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Alexander v. Cahill

March 30, 2009

JAMES L. ALEXANDER; ALEXANDER & CATALANO LLC; AND PUBLIC CITIZEN, INC., PLAINTIFFS,
v.
THOMAS J. CAHILL, IN HIS OFFICIAL CAPACITY AS CHIEF COUNSEL FOR THE DEPARTMENTAL DISCIPLINARY COMMITTEE FOR THE APPELLATE DIVISION OF THE NEW YORK COURT OF APPEALS, FIRST DEPARTMENT; DIANA MAXFIELD KEARSE, IN HER OFFICIAL CAPACITY AS CHIEF COUNSEL FOR THE GRIEVANCE COMMITTEE FOR THE SECOND AND ELEVENTH JUDICIAL DISTRICTS; GARY L. CASELLA, IN HIS OFFICIAL CAPACITY AS CHIEF COUNSEL FOR THE GRIEVANCE COMMITTEE FOR THE NINTH JUDICIAL DISTRICT; RITA E. ADLER, IN HER OFFICIAL CAPACITY AS CHIEF COUNSEL FOR THE GRIEVANCE COMMITTEE FOR THE TENTH JUDICIAL DISTRICT; MARK S. OCHS, IN HIS OFFICIAL CAPACITY AS CHIEF ATTORNEY FOR THE COMMITTEE ON PROFESSIONAL STANDARDS FOR THE APPELLATE DIVISION OF THE NEW YORK COURT OF APPEALS, THIRD DEPARTMENT; ANTHONY J. GIGLIOTTI, IN HIS OFFICIAL CAPACITY AS ACTING CHIEF COUNSEL FOR THE GRIEVANCE COMMITTEE FOR THE FIFTH JUDICIAL DISTRICT; DANIEL A. DRAKE, IN HIS OFFICIAL CAPACITY AS ACTING CHIEF COUNSEL FOR THE GRIEVANCE COMMITTEE FOR THE SEVENTH JUDICIAL DISTRICT; AND VINCENT L. SCARSELLA, IN HIS OFFICIAL CAPACITY AS ACTING CHIEF COUNSEL FOR THE GRIEVANCE COMMITTEE FOR THE EIGHTH JUDICIAL DISTRICT, DEFENDANTS.



The opinion of the court was delivered by: Scullin, Senior Judge

MEMORANDUM-DECISION AND ORDER

I. INTRODUCTION

In their complaint, Plaintiffs sought a declaratory judgment that certain provisions of New York's amended rules on attorney advertising violated the First Amendment and requested a permanent injunction prohibiting Defendants from enforcing those amendments. The parties stipulated to the material facts and the authenticity of several exhibits and submitted motions for summary judgment. The Court heard oral argument on June 18, 2007.

On July 20, 2007, this Court granted Plaintiffs' motion for summary judgment and granted Plaintiffs' request for a declaration that N.Y. Comp. Codes R. & Regs. tit. 22, §§ 1200.6(c)(1), (3), (5), (7), and (g)(1) were unconstitutional. The Court further granted Plaintiffs' request for a permanent injunction and enjoined Defendants "from enforcing amendments to the Disciplinary Rules of the Code of Professional Responsibility contained in N.Y. Comp. Codes R. & Regs. tit. 22, §§ 1200.6(c)(1), (3), (5), (7), and (g)(1), which took effect on February 1, 2007." See Memorandum-Decision and Order dated July 20, 2007, at 29-30. The Court, however, granted Defendants' motion for summary judgment on Plaintiffs' claims concerning N.Y. Comp. Codes R. & Regs. tit. 22, §§ 1200.7(e), 1200.8(g), and 1200.41-a and Plaintiffs' claims concerning the amended rules' applicability to non-commercial communications. See id. at 29.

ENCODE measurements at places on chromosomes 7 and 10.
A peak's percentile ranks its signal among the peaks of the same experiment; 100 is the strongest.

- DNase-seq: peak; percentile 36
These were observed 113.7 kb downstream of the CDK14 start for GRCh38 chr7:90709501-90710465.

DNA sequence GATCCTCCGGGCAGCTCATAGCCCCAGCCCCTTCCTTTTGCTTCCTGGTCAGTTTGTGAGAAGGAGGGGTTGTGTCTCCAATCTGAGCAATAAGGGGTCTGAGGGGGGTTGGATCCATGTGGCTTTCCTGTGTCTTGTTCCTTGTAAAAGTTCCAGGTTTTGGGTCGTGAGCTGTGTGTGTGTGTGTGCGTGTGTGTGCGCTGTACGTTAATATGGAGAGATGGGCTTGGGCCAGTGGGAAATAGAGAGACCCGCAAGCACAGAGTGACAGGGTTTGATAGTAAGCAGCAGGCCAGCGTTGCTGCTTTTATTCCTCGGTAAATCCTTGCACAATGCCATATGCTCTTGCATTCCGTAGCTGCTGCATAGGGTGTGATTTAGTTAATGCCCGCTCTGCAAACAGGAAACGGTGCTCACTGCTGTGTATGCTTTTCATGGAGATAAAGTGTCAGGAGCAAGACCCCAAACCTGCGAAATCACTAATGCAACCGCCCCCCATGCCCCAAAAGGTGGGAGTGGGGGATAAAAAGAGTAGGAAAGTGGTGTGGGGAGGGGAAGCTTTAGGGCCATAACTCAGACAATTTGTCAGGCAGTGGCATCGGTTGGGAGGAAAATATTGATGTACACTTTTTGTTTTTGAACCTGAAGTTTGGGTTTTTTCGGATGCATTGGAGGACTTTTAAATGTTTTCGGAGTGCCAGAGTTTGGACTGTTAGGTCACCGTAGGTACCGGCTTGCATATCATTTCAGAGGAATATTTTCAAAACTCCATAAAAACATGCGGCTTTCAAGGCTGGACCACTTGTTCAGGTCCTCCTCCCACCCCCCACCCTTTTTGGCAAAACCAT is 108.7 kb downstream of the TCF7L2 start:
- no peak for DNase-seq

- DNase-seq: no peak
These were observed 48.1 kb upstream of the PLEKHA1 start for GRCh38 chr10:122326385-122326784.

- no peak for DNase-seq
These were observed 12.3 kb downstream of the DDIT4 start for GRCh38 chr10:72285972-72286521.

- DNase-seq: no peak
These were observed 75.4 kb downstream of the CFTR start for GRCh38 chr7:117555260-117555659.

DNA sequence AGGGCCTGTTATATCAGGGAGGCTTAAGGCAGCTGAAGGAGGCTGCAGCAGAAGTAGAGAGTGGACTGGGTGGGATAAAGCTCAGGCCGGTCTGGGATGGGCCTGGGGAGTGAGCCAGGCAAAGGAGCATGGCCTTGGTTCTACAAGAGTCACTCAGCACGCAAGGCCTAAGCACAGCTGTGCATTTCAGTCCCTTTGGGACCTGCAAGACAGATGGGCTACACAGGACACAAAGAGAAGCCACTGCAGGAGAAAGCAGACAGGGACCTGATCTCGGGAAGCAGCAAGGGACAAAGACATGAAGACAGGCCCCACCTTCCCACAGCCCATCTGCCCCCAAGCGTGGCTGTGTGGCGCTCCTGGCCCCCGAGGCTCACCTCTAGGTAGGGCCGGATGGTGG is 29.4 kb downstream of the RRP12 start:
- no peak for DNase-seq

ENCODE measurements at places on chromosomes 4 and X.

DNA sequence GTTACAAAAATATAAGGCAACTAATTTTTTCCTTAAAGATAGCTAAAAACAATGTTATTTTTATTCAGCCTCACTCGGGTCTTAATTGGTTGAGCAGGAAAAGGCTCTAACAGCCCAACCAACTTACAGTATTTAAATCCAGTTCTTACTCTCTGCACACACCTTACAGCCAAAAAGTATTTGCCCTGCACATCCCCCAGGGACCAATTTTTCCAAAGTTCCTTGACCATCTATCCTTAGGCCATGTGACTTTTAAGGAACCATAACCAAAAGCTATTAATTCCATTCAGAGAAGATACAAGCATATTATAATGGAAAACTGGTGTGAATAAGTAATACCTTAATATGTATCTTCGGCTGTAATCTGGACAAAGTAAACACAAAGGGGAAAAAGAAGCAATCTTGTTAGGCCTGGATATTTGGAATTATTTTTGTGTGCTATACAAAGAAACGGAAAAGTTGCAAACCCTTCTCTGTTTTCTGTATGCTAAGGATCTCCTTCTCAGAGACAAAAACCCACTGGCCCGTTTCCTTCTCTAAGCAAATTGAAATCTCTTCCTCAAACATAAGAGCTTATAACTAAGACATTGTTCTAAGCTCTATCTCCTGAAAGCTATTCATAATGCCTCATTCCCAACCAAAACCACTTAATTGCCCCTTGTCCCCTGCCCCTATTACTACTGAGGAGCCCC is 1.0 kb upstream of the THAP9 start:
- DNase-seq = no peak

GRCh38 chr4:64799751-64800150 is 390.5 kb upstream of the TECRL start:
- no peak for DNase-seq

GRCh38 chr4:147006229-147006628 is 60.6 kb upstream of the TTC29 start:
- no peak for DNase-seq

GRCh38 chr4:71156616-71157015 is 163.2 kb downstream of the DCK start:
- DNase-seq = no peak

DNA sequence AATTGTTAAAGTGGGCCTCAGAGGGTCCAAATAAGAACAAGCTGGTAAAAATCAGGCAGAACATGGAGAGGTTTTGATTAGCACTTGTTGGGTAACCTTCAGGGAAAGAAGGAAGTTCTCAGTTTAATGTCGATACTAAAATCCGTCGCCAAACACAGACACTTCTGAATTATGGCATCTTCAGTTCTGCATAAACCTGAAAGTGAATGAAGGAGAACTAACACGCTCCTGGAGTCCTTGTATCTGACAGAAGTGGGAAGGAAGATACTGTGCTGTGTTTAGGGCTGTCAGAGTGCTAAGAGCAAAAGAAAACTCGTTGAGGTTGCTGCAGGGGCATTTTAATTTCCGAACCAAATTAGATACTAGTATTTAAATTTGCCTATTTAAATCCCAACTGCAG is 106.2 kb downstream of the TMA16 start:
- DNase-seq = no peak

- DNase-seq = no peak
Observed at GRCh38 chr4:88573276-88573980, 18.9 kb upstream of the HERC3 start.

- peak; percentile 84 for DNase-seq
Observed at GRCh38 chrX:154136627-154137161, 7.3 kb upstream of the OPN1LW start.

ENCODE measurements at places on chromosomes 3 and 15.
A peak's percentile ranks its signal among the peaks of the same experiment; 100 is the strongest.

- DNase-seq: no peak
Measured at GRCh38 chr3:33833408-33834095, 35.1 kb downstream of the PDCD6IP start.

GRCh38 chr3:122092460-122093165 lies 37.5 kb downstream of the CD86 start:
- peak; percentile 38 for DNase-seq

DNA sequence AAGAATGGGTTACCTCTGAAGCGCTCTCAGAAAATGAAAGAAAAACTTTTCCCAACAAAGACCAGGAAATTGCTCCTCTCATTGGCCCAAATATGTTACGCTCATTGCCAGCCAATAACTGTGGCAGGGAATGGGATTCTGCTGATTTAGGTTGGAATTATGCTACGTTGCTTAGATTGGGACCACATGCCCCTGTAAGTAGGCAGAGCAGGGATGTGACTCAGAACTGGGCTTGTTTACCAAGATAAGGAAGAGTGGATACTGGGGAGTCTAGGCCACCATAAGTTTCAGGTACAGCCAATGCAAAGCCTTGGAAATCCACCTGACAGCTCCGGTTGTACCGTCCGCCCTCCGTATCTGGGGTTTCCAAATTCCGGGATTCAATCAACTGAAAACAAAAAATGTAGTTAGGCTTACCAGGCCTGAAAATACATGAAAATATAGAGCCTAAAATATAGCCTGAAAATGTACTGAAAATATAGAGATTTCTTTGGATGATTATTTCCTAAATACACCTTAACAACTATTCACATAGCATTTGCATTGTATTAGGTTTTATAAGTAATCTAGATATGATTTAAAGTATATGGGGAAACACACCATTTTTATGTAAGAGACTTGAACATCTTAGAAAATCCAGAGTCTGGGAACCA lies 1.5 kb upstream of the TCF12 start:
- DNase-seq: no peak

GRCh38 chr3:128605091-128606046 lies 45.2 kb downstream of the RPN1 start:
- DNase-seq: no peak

Plaintiffs now move for attorney's fees in the amount of $62,167.00*fn1 and costs in the amount of $1,856.04 pursuant to 42 U.S.C. § 1988(b).*fn2 Although Defendants do not object to some award of "reasonable attorney's fees," they do object to the use of Washington, D.C. rates and to the number of hours that Attorney Wolfman spent on the matter.

II. DISCUSSION

A. Attorney's Fees

1. Reasonable Rate

To determine an appropriate award of attorney's fees in the Second Circuit, a district court should attempt to ascertain the "reasonable hourly rate . . . [that] a paying client would be willing to pay." Arbor Hill Concerned Citizens Neighborhood Ass'n v. County of Albany, 522 F.3d 182, 190 (2d Cir. 2008). In Arbor Hill, the Second Circuit instructs that the court should consider the Johnson*fn3 factors as well as other criteria such as the fact that a paying client wishes to spend "the minimum necessary to litigate the case effectively" and the fact that there may be the benefits to the attorney's reputation for being associated with the case. Id.

Plaintiffs, here, have requested attorney's fees based upon an hourly rate consistent with the practice in Washington, D.C. As stated, Defendants object to the "out-of-district" rate.

In addressing this issue, the Second Circuit has said, a district court may use an out-of-district hourly rate - or some rate in between the out-of-district rate sought and the rates charged by local attorneys - in calculating the presumptively reasonable fee if it is clear that a reasonable, paying client would have paid those higher rates. We presume, however, that a reasonable, paying client would in most cases hire counsel from within his district, or at least counsel whose rates are consistent with those charged locally.

Id. at 191 (emphasis added).

Plaintiffs contend that they are entitled to fees based on Washington, D.C. rates because

(1) their counsel was uniquely qualified for this case based on its experience in commercial free speech cases, see Declaration of Gregory A. Beck dated September 4, 2007 ("Beck Decl."), at ¶ 3; (2) Plaintiffs were unable to obtain local pro bono counsel due to professional risks in challenging the constitutionality of the Appellate Division's Presiding Justices' actions,*fn4 see id. at ΒΆ 7; (3) Plaintiffs did not seek damages that would pay their ...


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